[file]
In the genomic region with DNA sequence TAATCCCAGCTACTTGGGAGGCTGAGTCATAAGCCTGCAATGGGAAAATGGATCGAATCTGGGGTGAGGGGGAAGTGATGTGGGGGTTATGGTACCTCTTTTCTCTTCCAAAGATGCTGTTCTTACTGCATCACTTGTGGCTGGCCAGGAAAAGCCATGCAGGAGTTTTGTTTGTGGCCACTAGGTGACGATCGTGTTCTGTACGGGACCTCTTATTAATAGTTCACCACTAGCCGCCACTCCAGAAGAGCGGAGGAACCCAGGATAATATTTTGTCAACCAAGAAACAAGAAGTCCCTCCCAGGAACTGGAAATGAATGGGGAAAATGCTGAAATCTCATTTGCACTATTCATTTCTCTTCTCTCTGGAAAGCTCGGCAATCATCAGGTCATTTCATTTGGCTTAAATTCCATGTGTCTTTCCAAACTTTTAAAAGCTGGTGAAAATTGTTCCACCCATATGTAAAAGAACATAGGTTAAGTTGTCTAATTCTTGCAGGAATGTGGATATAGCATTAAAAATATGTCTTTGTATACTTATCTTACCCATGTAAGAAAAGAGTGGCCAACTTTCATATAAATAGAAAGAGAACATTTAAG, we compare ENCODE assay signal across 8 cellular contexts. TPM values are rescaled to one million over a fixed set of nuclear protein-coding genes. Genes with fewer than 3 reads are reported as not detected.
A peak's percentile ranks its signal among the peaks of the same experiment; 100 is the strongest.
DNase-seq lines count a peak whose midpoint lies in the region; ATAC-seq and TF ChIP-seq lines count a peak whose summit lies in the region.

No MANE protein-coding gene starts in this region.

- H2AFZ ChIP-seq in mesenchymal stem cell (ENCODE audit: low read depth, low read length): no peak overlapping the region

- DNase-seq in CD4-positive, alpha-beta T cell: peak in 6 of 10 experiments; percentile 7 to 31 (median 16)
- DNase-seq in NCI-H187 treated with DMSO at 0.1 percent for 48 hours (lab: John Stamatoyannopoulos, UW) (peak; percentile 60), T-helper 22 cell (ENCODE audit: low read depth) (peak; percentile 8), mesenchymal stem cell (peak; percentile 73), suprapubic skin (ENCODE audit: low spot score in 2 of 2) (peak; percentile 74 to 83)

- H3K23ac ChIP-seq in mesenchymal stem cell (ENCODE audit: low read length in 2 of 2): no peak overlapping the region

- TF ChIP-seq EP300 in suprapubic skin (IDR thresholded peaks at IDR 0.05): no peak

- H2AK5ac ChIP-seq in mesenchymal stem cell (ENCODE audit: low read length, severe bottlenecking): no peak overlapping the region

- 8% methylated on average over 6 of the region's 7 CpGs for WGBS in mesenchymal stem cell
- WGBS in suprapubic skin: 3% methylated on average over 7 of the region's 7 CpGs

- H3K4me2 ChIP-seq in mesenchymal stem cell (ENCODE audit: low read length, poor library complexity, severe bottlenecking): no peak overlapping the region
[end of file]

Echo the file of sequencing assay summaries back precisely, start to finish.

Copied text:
In the genomic region with DNA sequence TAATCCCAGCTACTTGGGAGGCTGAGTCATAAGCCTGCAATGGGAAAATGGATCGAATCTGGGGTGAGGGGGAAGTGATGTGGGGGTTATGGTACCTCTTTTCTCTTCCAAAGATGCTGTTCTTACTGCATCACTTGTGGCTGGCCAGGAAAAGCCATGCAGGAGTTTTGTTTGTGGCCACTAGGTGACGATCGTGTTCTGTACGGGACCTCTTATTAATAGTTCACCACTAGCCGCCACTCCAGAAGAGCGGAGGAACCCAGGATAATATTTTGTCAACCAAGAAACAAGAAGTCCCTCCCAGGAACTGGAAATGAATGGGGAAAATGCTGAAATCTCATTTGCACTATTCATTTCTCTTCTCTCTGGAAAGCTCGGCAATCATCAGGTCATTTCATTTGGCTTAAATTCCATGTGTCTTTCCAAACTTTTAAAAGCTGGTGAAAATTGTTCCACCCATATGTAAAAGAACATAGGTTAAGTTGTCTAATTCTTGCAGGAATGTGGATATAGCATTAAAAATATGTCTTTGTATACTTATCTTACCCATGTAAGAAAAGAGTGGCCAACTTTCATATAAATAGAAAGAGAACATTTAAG, we compare ENCODE assay signal across 8 cellular contexts. TPM values are rescaled to one million over a fixed set of nuclear protein-coding genes. Genes with fewer than 3 reads are reported as not detected.
A peak's percentile ranks its signal among the peaks of the same experiment; 100 is the strongest.
DNase-seq lines count a peak whose midpoint lies in the region; ATAC-seq and TF ChIP-seq lines count a peak whose summit lies in the region.

No MANE protein-coding gene starts in this region.

- H2AFZ ChIP-seq in mesenchymal stem cell (ENCODE audit: low read depth, low read length): no peak overlapping the region

- DNase-seq in CD4-positive, alpha-beta T cell: peak in 6 of 10 experiments; percentile 7 to 31 (median 16)
- DNase-seq in NCI-H187 treated with DMSO at 0.1 percent for 48 hours (lab: John Stamatoyannopoulos, UW) (peak; percentile 60), T-helper 22 cell (ENCODE audit: low read depth) (peak; percentile 8), mesenchymal stem cell (peak; percentile 73), suprapubic skin (ENCODE audit: low spot score in 2 of 2) (peak; percentile 74 to 83)

- H3K23ac ChIP-seq in mesenchymal stem cell (ENCODE audit: low read length in 2 of 2): no peak overlapping the region

- TF ChIP-seq EP300 in suprapubic skin (IDR thresholded peaks at IDR 0.05): no peak

- H2AK5ac ChIP-seq in mesenchymal stem cell (ENCODE audit: low read length, severe bottlenecking): no peak overlapping the region

- 8% methylated on average over 6 of the region's 7 CpGs for WGBS in mesenchymal stem cell
- WGBS in suprapubic skin: 3% methylated on average over 7 of the region's 7 CpGs

- H3K4me2 ChIP-seq in mesenchymal stem cell (ENCODE audit: low read length, poor library complexity, severe bottlenecking): no peak overlapping the region